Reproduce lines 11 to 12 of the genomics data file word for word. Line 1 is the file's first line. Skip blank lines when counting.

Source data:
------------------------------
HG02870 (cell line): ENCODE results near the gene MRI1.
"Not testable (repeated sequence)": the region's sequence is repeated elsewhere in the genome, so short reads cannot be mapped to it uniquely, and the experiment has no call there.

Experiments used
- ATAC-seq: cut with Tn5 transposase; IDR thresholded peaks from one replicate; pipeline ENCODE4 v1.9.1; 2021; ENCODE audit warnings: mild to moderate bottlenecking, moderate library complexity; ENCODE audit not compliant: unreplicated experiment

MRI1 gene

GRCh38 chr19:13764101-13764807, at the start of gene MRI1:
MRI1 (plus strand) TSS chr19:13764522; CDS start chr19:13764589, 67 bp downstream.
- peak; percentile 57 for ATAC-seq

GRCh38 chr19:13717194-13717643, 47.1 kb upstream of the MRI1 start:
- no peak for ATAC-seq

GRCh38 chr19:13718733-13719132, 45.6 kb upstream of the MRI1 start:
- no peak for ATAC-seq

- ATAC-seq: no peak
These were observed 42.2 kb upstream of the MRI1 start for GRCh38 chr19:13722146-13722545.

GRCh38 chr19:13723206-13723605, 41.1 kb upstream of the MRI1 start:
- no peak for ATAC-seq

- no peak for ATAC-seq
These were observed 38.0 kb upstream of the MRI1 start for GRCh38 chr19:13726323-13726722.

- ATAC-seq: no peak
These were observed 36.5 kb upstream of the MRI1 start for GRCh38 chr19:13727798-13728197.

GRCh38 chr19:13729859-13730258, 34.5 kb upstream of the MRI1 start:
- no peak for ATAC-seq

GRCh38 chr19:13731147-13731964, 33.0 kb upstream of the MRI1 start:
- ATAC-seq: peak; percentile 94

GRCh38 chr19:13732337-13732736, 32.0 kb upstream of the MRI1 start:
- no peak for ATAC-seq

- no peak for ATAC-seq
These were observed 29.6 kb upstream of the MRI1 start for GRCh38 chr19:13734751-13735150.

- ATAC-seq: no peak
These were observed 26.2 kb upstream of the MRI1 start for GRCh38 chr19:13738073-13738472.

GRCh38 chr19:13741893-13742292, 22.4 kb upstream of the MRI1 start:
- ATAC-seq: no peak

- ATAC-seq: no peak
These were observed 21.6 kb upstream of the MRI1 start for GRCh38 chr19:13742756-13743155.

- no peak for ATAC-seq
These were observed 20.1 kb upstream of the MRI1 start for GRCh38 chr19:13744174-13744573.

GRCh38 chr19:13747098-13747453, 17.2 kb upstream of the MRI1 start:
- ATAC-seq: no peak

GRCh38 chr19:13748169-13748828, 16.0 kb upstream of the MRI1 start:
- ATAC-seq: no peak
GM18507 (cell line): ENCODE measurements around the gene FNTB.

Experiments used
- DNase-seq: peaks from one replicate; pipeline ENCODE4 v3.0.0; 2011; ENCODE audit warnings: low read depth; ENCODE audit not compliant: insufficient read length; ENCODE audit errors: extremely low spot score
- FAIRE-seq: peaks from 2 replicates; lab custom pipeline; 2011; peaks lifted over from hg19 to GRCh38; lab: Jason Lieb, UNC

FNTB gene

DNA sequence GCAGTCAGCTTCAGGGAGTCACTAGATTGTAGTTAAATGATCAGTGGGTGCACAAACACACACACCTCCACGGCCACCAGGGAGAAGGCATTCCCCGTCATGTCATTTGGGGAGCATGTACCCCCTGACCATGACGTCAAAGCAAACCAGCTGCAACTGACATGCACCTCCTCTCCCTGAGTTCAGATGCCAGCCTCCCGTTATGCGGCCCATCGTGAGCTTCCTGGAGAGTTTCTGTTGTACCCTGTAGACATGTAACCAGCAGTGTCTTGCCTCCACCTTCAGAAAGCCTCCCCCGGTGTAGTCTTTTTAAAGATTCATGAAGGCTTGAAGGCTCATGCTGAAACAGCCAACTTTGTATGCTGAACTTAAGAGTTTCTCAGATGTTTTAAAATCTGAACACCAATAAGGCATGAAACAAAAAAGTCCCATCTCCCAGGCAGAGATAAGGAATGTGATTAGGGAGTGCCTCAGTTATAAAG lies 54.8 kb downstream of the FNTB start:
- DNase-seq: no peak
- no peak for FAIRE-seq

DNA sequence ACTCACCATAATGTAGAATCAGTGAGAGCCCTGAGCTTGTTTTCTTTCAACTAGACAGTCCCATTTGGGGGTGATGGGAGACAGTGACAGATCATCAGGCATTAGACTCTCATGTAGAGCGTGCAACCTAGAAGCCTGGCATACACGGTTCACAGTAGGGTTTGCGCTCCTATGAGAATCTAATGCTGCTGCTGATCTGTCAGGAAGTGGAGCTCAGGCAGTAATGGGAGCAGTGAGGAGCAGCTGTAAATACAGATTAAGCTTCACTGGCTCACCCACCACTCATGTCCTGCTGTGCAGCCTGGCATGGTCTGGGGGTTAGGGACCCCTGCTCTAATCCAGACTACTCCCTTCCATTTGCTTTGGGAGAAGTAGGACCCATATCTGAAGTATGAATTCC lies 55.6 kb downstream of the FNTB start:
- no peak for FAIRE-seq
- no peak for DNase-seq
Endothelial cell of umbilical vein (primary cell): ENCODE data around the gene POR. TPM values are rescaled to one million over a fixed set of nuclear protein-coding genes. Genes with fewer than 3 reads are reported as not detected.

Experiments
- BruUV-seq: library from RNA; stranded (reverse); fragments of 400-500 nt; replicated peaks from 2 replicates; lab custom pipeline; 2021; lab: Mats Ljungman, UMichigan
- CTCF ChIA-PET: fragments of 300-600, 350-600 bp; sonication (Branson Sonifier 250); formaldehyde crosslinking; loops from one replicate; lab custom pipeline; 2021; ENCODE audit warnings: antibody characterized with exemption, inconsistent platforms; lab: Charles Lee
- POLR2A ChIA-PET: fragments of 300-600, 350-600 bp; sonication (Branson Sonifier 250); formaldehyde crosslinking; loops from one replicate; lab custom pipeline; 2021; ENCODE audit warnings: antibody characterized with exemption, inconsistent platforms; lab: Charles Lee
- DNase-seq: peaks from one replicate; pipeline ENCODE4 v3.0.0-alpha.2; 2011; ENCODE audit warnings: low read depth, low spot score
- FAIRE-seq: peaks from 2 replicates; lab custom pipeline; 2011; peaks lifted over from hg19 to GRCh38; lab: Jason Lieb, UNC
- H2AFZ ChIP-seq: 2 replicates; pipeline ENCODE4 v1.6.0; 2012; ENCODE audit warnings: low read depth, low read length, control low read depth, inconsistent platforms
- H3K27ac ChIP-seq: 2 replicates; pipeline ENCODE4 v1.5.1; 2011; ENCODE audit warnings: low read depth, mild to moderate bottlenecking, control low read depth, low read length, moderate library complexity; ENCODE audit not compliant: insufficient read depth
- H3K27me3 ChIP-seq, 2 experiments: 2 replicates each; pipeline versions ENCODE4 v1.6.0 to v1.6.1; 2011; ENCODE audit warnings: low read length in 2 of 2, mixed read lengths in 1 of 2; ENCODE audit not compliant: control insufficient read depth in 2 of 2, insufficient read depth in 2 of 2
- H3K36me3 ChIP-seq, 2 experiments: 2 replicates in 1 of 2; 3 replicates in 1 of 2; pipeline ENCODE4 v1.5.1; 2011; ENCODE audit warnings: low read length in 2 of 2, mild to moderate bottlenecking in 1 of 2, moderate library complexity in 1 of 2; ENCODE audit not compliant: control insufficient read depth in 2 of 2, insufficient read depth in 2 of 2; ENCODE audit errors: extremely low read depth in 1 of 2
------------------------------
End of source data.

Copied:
GRCh38 chr19:13718733-13719132, 45.6 kb upstream of the MRI1 start:
- no peak for ATAC-seq